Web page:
On Fri, 15 Mar 2002, Malcolm Kavalsky wrote:
> I have been following this "thread" for a while, and feel impelled to
> "Don't use threads !"
This is the standard "Use qmail instead" reply to "I want to do this with
sendmail". Perhaps pertinent, but not what the one who asked the question
wishes to hear.
I won't comment further, but I'll just say that some of the problems one
encounters with multi-threading exist in one form or another in
multi-processing. Furthermore, multi-threading waiting for
synchronizations can be avoided by using trylock and friends. This will
require a more complicated design, but is doable. (and there are many
times similar phenomena in multi-processing).
I heard an anti-threads rant from a different source, too. However, most
people find problem solving using threads much easier than
multi-processing games, regardless from which OSes they came from. So,
like it or not multi-threading is here to stay.
> Linux has a very efficient process model and if you are writing any
> size program and don't want to get into trouble, then I suggest you
> split it into
> multiple processes and use IPC.
> In my 20 years of programming experience, there are very few cases which I
> have come across that warrant the use of threads.
> The initial appeal of using threads (easy sharing of global data structures,
> concurrent programming, low overhead task switching) is quickly dispelled
> the minute you start wondering why your program is crashing/dead-locking.
> After adding in lots of mutexes to protect all your data structures,
> your program
> slows to a crawl, and tracing it reveals that 99% of the time is spent
> in lock/unlock
> calls. Note also that C++ has certain effects that make use of threads
> dangerous and
> any library calls that you use automatically, need to be checked that
> they are MT-safe.
> Using processes on the other hand, usually ensures that each task truly
> runs in parallel
> and the OS protects each task from the other. You need to work a little
> harder in the
> beginning to setup the IPC, but once that is done, you are home free,
> and can more easily
> debug your application (each process individually, deterministically).
> IPC ensures that
> only data that you want to be shared will be, and only when you want it
> to be. Note also
> that C++ has certain effects that make use of threads dangerous. Any
> library calls that
> you use automatically, need to be checked that they are MT-safe, even
> the most harmless.
> Most windows programmers that I have met, are used to working with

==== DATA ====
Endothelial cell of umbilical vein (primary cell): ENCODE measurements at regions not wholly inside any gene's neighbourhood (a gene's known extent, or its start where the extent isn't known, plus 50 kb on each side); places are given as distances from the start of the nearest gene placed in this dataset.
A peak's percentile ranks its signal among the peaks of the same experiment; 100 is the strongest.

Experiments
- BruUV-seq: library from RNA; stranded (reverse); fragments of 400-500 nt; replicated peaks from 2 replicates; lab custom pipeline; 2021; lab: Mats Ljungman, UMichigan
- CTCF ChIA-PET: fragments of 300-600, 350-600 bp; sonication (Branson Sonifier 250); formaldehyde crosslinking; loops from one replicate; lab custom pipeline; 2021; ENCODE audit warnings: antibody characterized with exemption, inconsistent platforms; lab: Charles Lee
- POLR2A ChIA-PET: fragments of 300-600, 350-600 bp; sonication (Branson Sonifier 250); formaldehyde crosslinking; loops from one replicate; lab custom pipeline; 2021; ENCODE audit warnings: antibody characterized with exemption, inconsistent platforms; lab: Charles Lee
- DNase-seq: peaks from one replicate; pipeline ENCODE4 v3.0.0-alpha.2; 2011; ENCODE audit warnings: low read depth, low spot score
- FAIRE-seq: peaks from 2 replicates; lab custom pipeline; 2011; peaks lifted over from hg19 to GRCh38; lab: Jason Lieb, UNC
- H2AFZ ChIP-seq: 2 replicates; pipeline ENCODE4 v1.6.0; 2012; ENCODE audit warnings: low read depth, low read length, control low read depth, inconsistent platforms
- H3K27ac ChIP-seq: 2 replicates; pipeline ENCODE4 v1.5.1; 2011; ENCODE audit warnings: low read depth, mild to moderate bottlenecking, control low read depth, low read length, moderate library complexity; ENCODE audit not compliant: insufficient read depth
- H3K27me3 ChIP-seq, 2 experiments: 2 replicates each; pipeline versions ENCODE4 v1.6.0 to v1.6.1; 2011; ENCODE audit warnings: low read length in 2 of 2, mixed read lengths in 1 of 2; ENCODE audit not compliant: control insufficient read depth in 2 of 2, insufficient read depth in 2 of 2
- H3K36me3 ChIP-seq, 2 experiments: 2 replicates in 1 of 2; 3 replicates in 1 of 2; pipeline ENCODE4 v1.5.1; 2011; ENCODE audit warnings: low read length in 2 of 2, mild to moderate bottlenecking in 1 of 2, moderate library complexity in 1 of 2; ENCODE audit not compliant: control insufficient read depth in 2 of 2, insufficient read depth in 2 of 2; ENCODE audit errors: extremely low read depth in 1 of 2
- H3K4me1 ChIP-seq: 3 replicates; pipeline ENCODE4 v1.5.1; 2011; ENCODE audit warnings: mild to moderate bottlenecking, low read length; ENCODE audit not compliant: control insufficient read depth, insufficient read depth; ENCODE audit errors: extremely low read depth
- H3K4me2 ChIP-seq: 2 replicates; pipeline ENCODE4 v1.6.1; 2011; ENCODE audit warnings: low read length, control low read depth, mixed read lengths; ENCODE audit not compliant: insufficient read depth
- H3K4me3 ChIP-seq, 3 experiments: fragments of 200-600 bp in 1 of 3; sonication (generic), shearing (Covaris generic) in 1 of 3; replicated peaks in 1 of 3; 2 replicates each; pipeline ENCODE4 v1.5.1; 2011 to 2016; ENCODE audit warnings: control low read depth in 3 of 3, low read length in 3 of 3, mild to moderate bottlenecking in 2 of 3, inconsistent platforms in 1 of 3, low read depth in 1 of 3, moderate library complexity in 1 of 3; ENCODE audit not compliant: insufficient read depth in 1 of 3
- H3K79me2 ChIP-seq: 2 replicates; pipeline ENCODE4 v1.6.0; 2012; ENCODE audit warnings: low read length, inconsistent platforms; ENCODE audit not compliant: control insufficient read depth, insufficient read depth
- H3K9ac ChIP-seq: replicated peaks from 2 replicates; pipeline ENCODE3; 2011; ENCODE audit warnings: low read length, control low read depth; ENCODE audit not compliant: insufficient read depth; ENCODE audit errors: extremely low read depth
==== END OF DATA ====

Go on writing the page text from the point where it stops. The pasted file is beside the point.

> threads, and it
> is hard to change their habits to use processes. Also, realtime
> programmers often are also
> used to threads since originally most realtime OSes didn't support
> processes, and if they
> did then the context switches were too high. Linux, on the other hand,
> has an excellent
> low-overhead process model which removes 99% of the reason to use threads.
> Ousterhout wrote a seminal article titled "Why threads are bad" which
> goes into more
> detail ( you can STW for it).
> Just my 2 cents worth ...
> Shlomi Fish wrote:
> >On Thu, 14 Mar 2002, Nadav Har'El wrote:
> >>On Thu, Mar 14, 2002, Isaac Aaron wrote about "RE: pthreads question":
> >>>The thing is, I Read the F Manual (over and over, even considered trying
> >>>mit-pthreads instead), did didn't think that I WANT to detach the thread?
> >>>(Why detach? I kind of like it... Better keep it).
> >>That's where books are better than manuals - given their length, they can
> >>also give examples and explain the ideas behind why certain things were
> >>done the way they were done, and what they are good for.
> >I believe, but am not sure, that there are good tutorials and lectures
> >online about it too. STFW.
> >>The book I'd recommend is David R. Butenhof's "Programming with Posix Threads"
> >>(see e.g., http://www.amazon.com/exec/obidos/ASIN/0201633922/thealmostcomplet )
> >>If I remember correctly, Butenhof was one of the people working on the
> >>Posix threads standard, and talks a lot about the motivations of how and why
> >>to do things (it talks only on C, of course - if you're looking for OOP
> >>abstractions of threads look elsewhere; I just wrote my own).
> >You can find some useful abstractions for them here:
> >http://vipe.technion.ac.il/~shlomif/abstraction/ (under System-Services
> >If there's anything missing let me know. And Nadav - you should know
> >better than to invent your own wheel. ;-)
> >>This is the book I learned Posix threads from.
> >I learned POSIX threads from online and hard-disk resources, and from my
> >"Structure of OS" course. The pthreads API is not very hard or complex,
> >but of course preventing dead-locks, starvation and other multi-tasking
> >mishaps is something that requires a lot of though.
> > Shlomi Fish
> >>Nadav Har'El | Thursday, Mar 14 2002, 2 Nisan 5762
> >>[EMAIL PROTECTED] |-----------------------------------------
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> >>http://nadav.harel.org.il |business makes them selfish.
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> >Shlomi Fish [EMAIL PROTECTED]
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